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Hot night on the Red Lake River produces good fishing for trio of teen anglers

It wasn’t their first choice for a shore-fishing spot, but someone already was set up near the confluence of the Red and Red Lake rivers where they’d braved the heat to fish the previous evening.

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Kyle Hamlin reacts as he picks up the biggest catfish he's caught this year during an outing with his cousin, Rylan Hanson, left, and his brother Luke Hamlin (not shown) on the banks of the Red Lake River in East Grand Forks on Monday, July 18, 2022.
Eric Hylden/Grand Forks Herald
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EAST GRAND FORKS – The temperature was still in the 90s on this steamy Monday evening, and making the effort to go fishing took some serious dedication.

But there they were – brothers Luke and Kyle Hamlin of East Grand Forks and their cousin, Rylan Hanson of Fisher, Minnesota – set up on the bank of the Red Lake River upstream from the Point Dam rapids, dunking crawlers and small frogs to catch whatever would bite.

It wasn’t their first choice for a shore-fishing spot, but someone already was set up near the confluence of the Red and Red Lake rivers where they’d braved the heat to fish the previous evening.

Kyle Hamlin, who’s just shy of his 15th birthday, had even caught a 16-inch walleye.

All anglers have been safely evacuated from Upper Red Lake according to a 3:20 p.m. update from the Beltrami County Sheriff's Office.

They fish a lot, this trio of young fishermen. Lakes, mostly, such as Maple Lake near Mentor, Minnesota, now that Luke Hamlin, 17, has his driver's license. They’re bass fanatics, but on days when they can’t make it to Maple, they’ll fish the Red or Red Lake rivers closer to home.


Not even extreme heat could keep them from this Monday night fishing excursion, although Rylan, 14, admitted he’d rather have been swimming as beads of sweat dripped from his nose.

And who could blame him? Swimming sounds better than sweltering any day.

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Kyle Hamlin, left, keeps cool in the shade of a giant cottonwood tree while his brother, Luke Hamlin, sets up along the banks of the Red Lake River in East Grand Forks recently.
Eric Hylden/Grand Forks Herald

High water limits river fishing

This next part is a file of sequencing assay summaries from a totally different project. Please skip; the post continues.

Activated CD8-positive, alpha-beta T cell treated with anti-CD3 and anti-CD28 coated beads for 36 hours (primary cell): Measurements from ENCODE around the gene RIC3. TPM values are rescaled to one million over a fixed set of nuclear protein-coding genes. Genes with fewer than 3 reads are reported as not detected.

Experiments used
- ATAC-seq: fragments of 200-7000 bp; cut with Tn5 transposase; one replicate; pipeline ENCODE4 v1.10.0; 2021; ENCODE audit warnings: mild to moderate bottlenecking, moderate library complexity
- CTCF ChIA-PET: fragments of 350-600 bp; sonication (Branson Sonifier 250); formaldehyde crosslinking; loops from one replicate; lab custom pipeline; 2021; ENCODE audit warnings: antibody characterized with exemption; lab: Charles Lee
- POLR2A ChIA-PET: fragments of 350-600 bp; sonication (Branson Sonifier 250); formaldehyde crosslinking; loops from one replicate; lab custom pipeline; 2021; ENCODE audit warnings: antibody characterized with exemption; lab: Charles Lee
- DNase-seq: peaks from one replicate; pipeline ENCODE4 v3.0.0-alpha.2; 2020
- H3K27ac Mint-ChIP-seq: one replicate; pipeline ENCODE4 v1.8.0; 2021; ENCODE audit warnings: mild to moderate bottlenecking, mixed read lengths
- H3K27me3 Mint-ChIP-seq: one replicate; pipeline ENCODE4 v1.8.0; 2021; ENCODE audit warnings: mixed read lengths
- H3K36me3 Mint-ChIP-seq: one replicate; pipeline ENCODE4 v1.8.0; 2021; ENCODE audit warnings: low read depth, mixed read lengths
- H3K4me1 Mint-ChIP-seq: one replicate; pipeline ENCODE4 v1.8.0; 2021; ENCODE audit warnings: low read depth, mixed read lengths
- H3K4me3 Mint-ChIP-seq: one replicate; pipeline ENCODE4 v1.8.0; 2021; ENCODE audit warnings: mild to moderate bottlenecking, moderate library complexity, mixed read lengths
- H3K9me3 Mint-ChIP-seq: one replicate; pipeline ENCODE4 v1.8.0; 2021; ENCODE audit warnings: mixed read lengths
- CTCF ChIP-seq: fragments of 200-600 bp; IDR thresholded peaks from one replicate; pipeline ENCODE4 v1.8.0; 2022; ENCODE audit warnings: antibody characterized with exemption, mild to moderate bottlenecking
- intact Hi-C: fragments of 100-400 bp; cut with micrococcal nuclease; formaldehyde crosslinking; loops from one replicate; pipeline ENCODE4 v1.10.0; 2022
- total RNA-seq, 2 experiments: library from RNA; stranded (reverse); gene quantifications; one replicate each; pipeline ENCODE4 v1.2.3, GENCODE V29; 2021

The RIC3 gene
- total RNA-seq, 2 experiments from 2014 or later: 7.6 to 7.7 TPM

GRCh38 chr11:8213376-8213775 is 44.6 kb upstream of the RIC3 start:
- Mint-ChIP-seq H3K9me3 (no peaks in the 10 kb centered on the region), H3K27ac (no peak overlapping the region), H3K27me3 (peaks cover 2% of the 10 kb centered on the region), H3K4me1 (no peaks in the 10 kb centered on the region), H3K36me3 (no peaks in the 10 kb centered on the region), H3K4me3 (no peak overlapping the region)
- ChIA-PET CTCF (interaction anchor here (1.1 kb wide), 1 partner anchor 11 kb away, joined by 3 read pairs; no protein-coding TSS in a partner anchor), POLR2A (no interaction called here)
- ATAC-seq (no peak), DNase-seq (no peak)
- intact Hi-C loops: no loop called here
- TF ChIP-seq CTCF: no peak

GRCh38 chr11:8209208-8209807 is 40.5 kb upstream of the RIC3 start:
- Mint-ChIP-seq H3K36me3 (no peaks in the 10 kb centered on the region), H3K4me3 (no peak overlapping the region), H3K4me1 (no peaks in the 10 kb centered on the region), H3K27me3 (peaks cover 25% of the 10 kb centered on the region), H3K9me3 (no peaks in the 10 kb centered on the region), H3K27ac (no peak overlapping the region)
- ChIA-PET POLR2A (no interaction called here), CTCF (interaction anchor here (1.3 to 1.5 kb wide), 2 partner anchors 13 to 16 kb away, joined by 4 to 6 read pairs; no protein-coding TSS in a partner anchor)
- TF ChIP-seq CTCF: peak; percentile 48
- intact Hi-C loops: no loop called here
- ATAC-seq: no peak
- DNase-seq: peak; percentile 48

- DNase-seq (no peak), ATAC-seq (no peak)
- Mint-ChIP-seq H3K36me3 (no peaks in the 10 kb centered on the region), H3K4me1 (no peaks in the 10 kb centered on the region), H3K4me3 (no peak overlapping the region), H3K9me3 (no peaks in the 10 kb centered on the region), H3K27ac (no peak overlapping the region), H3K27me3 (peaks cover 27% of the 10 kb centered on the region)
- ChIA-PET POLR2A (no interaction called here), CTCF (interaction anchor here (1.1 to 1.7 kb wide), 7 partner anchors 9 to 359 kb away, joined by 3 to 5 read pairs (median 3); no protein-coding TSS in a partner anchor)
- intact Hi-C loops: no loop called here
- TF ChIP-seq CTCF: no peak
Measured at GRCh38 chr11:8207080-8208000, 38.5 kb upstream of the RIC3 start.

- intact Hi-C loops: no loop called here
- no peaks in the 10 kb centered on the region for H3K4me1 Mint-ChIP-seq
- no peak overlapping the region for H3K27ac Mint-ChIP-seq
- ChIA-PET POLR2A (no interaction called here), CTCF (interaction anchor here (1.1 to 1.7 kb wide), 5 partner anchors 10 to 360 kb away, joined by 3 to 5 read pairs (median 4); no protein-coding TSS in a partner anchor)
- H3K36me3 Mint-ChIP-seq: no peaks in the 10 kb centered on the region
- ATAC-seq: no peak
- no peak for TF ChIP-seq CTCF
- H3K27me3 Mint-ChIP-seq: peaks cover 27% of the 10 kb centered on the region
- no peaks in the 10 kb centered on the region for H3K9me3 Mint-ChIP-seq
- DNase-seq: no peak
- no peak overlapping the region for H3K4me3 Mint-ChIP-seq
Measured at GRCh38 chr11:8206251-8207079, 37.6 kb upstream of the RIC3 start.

They haven’t fished the Red River as much this year because their usual fishing spots have been underwater or too muddy to reach, Luke says. But even though they don’t have a boat – “I wish,” he says – the bass fishing has been pretty good.

Rylan even landed a 21-inch largemouth a few days earlier.

“They really are quite bass-brained,” Luke and Kyle’s mom, Evangeline Hamlin, said. “They love to catch bass.”

There’s something about shore fishing on a river, though; you never know what you’re going to catch. Two years ago, for example, Rylan caught a 32½-inch catfish – his biggest to date – on a grasshopper and a tiny hook, of all things.

Go figure.


“There’s not anybody that fishes like these three,” Dan Hanson, Rylan’s dad, said.

For the Hamlins, ice fishing has long been a popular pastime because no boat is required, but river fishing for Luke and Kyle really kicked into high gear in June 2017, when the family moved to East Grand Forks from Bemidji.

Hearing about the Cats Incredible Catfish Tournament and the big catfish the Red and Red Lake rivers produce further fed the fever, Evangeline Hamlin says.

Luke and Kyle’s dad, Wade, doesn’t much care for river fishing, they say – “he hates catfish,” Kyle says with a smile – but that didn’t stop the boys and their cousin, Rylan, from fishing the Red and Red Lake rivers whenever they could.

“These guys take me fishing,” Rylan said.

“I don’t know, it’s something to do,” Luke says.

The first summer they lived in East Grand Forks, Evangeline Hamlin says she and her husband didn’t let the boys go down to the river by themselves. The next year, the boys had two or three spots they were allowed to go with their tackle and their bikes.

“They’ve always been very responsible and have never fallen in,” she said. “But usually after ice-out, until the water warms up, we have them take a break – especially with the water being so high this year.”


Still, Evangeline says, the river is their friend.

“That’s why the Grand Cities are here,” she said. “But it can also be quite wild and unpredictable so we have been very careful with them – some might say too careful.”

The action begins